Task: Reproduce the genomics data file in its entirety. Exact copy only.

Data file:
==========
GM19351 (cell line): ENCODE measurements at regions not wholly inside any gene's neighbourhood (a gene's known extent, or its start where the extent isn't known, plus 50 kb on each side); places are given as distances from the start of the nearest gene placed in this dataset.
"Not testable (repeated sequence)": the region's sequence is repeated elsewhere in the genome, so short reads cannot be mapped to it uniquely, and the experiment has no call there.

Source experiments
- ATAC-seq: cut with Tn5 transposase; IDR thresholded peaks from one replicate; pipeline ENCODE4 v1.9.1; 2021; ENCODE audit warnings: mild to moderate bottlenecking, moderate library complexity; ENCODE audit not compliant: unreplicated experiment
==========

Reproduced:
GM19351 (cell line): ENCODE measurements at regions not wholly inside any gene's neighbourhood (a gene's known extent, or its start where the extent isn't known, plus 50 kb on each side); places are given as distances from the start of the nearest gene placed in this dataset.
"Not testable (repeated sequence)": the region's sequence is repeated elsewhere in the genome, so short reads cannot be mapped to it uniquely, and the experiment has no call there.

Source experiments
- ATAC-seq: cut with Tn5 transposase; IDR thresholded peaks from one replicate; pipeline ENCODE4 v1.9.1; 2021; ENCODE audit warnings: mild to moderate bottlenecking, moderate library complexity; ENCODE audit not compliant: unreplicated experiment